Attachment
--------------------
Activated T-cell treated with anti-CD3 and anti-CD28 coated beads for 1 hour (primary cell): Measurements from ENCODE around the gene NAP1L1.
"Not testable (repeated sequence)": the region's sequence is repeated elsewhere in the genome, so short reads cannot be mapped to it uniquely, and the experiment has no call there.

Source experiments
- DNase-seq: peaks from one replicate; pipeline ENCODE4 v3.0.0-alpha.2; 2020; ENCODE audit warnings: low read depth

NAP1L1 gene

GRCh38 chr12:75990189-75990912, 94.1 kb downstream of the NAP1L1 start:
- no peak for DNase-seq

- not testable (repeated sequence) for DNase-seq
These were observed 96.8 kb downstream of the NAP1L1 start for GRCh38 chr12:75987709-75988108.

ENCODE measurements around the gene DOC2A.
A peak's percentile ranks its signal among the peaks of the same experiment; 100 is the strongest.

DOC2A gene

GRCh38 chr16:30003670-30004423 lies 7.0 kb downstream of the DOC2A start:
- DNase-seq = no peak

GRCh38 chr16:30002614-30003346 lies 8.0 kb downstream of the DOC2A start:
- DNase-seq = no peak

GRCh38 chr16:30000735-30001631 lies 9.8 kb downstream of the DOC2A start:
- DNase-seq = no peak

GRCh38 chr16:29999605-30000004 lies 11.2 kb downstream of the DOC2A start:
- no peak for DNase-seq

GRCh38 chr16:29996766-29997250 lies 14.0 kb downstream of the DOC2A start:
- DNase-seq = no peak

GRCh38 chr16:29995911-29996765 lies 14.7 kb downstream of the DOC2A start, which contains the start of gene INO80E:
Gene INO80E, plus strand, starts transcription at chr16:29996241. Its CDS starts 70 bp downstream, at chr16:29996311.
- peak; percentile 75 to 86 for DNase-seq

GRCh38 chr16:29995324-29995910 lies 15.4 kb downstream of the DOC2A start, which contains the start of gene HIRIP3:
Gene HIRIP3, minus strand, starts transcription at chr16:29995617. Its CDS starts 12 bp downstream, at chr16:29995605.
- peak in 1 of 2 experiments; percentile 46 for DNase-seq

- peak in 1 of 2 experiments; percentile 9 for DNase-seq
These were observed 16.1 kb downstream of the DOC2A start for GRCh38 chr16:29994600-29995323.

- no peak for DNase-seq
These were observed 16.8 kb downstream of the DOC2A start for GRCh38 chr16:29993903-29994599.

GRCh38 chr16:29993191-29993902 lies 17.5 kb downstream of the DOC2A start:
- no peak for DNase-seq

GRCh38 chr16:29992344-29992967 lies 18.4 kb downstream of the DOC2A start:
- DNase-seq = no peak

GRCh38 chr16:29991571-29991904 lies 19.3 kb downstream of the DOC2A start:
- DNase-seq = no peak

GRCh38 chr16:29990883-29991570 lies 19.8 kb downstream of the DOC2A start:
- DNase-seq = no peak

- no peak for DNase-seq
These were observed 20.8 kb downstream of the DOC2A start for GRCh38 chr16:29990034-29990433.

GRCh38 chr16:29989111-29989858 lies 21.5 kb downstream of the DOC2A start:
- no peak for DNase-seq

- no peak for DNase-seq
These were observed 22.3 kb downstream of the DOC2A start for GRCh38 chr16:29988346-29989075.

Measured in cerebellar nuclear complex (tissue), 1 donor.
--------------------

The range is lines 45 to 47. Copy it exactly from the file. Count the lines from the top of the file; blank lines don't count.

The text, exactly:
- no peak for DNase-seq
These were observed 22.3 kb downstream of the DOC2A start for GRCh38 chr16:29988346-29989075.

Measured in cerebellar nuclear complex (tissue), 1 donor.